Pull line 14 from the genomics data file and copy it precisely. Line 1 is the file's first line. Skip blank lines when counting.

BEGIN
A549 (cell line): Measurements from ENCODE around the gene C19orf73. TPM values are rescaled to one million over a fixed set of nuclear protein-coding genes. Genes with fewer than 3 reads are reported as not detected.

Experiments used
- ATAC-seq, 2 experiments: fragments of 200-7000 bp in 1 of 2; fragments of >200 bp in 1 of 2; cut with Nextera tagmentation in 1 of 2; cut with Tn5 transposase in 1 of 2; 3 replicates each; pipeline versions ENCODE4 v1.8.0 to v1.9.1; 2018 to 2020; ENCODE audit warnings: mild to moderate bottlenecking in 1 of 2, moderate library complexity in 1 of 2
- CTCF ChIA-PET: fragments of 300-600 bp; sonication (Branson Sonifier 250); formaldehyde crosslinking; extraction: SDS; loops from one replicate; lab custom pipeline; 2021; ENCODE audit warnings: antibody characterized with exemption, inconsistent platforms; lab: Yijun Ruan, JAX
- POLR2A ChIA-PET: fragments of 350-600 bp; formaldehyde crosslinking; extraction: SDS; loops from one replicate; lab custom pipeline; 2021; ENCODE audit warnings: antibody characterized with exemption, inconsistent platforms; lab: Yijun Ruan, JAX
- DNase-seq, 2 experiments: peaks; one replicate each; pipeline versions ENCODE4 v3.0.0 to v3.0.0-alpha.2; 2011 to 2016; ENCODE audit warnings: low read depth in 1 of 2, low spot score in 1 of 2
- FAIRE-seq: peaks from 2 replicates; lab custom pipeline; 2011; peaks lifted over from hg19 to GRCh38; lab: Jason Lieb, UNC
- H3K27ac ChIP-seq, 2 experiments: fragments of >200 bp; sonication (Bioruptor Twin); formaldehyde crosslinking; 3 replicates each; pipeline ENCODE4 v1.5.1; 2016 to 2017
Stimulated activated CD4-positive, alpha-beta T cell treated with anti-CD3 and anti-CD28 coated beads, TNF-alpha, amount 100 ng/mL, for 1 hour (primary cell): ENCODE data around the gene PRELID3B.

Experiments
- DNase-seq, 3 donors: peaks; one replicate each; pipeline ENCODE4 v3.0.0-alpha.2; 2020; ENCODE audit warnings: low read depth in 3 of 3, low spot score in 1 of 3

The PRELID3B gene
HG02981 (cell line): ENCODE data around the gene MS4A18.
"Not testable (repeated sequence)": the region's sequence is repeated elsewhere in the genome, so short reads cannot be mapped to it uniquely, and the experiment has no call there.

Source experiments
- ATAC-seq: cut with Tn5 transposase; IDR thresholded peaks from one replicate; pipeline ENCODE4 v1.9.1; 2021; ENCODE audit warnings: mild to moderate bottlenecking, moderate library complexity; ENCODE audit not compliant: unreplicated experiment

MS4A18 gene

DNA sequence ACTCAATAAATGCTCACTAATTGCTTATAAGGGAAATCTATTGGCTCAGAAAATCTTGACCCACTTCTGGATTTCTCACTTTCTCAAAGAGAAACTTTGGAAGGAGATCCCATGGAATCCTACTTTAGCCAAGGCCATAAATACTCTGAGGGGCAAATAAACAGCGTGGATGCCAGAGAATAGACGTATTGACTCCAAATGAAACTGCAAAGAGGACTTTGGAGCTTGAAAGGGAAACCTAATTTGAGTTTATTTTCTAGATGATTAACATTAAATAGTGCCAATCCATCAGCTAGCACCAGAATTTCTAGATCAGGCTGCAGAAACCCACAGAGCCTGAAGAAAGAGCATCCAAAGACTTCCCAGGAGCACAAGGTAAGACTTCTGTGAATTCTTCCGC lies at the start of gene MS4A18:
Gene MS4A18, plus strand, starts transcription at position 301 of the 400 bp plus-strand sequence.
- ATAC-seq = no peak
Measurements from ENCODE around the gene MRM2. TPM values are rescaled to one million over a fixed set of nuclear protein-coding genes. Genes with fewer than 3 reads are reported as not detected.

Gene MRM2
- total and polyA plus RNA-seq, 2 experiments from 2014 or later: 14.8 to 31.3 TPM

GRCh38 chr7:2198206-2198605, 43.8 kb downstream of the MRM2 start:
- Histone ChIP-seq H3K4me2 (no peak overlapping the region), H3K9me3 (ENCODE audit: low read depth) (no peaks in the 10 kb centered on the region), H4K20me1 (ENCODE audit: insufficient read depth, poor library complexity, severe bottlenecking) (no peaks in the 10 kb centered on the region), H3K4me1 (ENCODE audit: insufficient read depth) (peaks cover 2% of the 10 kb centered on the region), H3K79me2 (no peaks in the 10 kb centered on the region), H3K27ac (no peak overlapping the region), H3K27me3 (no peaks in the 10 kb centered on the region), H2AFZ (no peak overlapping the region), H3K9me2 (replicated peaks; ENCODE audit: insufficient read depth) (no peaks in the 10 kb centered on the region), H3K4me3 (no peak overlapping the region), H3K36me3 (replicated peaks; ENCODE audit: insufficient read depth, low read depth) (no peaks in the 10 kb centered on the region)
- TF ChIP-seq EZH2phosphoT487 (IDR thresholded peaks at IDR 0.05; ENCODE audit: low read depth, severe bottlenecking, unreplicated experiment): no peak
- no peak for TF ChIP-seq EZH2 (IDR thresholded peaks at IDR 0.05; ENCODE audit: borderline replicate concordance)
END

"Not testable (repeated sequence)": the region's sequence is repeated elsewhere in the genome, so short reads cannot be mapped to it uniquely, and the experiment has no call there.